In 1873 Francis married Eliza Cox at the Holy Trinity Church in Chesterfield. Eliza had been born 1851 in Chesterfield, Derbyshire and was the daughter of Thomas Cox a cab driver. Francis and his wife had 10 children but two of them had died by 1911.

From a review of birth records for his children it was established that Francis and his wife ,and some of his children, took up residence in Tunbridge Wells in 1878 and in the period of 1879 to 1888  six of their children were born in Tunbridge Wells.

The 1881 census, taken at 79 Calverley Road gave Francis as a hardware dealer employing 3 men. With him was his wife Eliza; three of their children; one visitor and one domestic servant.

The 1891 census taken at 2 Linden Park Road gave Francis as a hardware dealer. With him was his wife Eliza (a lodging house keeper); several of their children; two servants and five lodgers.

No. 2 Linden Park Gardens was a two sty brick house, built in the 1860’s by local builder Louis Beales & Sons, described in the 1911 census as having eleven rooms. This home has been the home of many residents over the years and still exists today. It began as a single family residence but during the years it was occupied by the Hancock family it served as their residence and as a boarding house. After the Hancock family left it reverted back to single family occupancy.

The 1901 census, taken at 2 Linden Park Road gave Francis as an accountant. Living with him was his wife Eliza ( a lodging house keeper), seven of their children; one servant and two lodgers.

The 1911 census, taken at 2 Linden Park Road gave Francis as a retired tobacconist. With him was his wife Eliza; their daughter Margaret and one servant. Also occupying two rooms there was one boarder.

Local directories of 1913 to 1918 gave the Hancock family at 2 Linden Park Road with Mrs Eliza Hancock given as a lodging house keeper.

Sometime before 1922 Francis and his wife left  2 Linden Park Road. Francis died in Sussex in 1934 while on vacation. His body was returned to Tunbridge Wells where he was buried in the Tunbridge Wells Borough Cemetery March 1934. He was survived by his wife Eliza who died in Tunbridge Wells a few years later and was buried in the same cemetery.

Shown above is a modern view of 2 Linden Park Road.

LOCATION AND DESCRIPTION

In this section some background information is provided about the Linden Park Road residential development; three images of 2 Linden Park Road; and some information about the house and its occupants.

Shown opposite is a 1907 OS map on which No. 2 Linden Park Road is highlighted in red. As shown in the overview it was a home of 11 rooms (1911 census) being a 2 sty residence constructed of red brick by local builder Louis Beales & Sons who built several other homes in this development.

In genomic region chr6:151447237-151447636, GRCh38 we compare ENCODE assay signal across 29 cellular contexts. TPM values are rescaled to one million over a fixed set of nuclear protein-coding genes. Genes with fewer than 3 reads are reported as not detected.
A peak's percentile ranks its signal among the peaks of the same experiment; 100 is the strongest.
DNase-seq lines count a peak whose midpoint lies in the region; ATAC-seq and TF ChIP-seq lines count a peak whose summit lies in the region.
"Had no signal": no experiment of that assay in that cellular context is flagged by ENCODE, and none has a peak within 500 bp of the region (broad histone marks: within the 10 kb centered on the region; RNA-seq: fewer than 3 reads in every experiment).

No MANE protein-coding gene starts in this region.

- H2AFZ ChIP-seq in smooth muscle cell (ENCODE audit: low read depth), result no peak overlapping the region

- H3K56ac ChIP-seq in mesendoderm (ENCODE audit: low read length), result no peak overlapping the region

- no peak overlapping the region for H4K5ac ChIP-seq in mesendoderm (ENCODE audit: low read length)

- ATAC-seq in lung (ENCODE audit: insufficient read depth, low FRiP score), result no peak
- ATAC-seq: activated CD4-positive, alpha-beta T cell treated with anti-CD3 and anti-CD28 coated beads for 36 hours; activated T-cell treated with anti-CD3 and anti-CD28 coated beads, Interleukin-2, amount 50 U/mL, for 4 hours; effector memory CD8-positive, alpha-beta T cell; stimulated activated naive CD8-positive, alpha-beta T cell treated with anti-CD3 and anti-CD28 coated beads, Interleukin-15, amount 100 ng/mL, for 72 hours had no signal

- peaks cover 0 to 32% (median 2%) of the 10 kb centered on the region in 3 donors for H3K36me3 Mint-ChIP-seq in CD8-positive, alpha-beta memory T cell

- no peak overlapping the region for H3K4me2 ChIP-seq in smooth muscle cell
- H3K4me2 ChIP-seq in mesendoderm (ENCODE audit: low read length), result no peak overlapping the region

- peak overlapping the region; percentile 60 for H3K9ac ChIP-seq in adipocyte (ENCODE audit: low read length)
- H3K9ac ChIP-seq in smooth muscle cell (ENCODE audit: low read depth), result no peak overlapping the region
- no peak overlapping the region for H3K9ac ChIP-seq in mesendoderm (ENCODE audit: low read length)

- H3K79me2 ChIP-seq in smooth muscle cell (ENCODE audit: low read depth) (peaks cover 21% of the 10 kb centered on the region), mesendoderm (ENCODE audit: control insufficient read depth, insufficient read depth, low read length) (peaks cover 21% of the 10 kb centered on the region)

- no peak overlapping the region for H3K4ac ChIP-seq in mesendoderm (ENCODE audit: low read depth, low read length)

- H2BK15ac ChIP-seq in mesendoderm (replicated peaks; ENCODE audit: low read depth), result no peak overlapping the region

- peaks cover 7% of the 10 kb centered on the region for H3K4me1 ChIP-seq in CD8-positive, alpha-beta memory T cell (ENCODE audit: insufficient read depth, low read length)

Shown below are two early 19th century photographs of the home

The Linden Park Residential Development, located south of the Pantiles east of London Road dates back to 1860 when local builder Beale and Sons submitted a planning application to the Tunbridge Wells Works Committee  for a new Road (Linden Park Road) and alterations to drainage and for four houses. In the following years some ten houses were built in two phases on rising ground behind the Frant Road. By 1899 houses up to No. 15 were found in local directories with Louis Stephen Beale ,the builder,found at No. 15 in the 1922 directory. Details about Beale & Sons were given in my article ‘ Beale & Sons- Tunbridge Wells Builders’ dated January 2,2014.












Shown below is the front and back of a postcard sent by “Daisy” from 2 Linden Park Road to a Miss D. Wainwright of 2 Barton Buildings, Queens Square Bath. The note on the back is dated May 9,1910 and was franked in Tunbridge Wells. Unless the name “Daisy” was a nickname, she was not a member of the Hancock family who resided at this home when the postcard was sent. It is possible that Daisy was a servant living in the home but may have been a boarder.










The early occupancy of 2 Linden Park Road was not investigated. It is known from records of the Hancock family that they resided there from at least the time of the 1891 census and were still there in 1918. A 1922 directory for them at that address was not found. It was noted from 1930 directory that this home was the residence of John Edward Prestwick. The occupancy after 1930 was not investigated and nor were any Planning Authority applications from 1978 onwards that may have provided more recent information about the home.

CHARLES HANCOCK AND FAMILY  

Charles Hancock (1800-1877) was the father of Francis William Hancock (1843-1934) and at least 10 other children.

Charles wife was Rebecca Hancock who was born 1809 in Buckinghamshire. Charles had been born December 16,1800 at Marlborough, Middlesexn and was one of twelve children born to James Hancock (1753-1821) and his wife Betty Hancock, nee Coleman. A family tree can be found on the website of Graces Guide for further details.

Charles began his career as an artist, noted for his oil on canvas paintings of animals, particularly dogs and horses. One example of his work is shown above. His work has been featured in a number of exhibitions and many examples of his work can be found in various art galleries. His work often comes up for auction with prices realized from $283 to 5,772 USD depending on size and medium of the artwork . One his works, entitled ‘A Favourite Hunter’ sold at Christies South Kensington in 2013 for $5,772 which was a record for his work up to that time. Much of artwork dates from the 1830’s to the 1850’s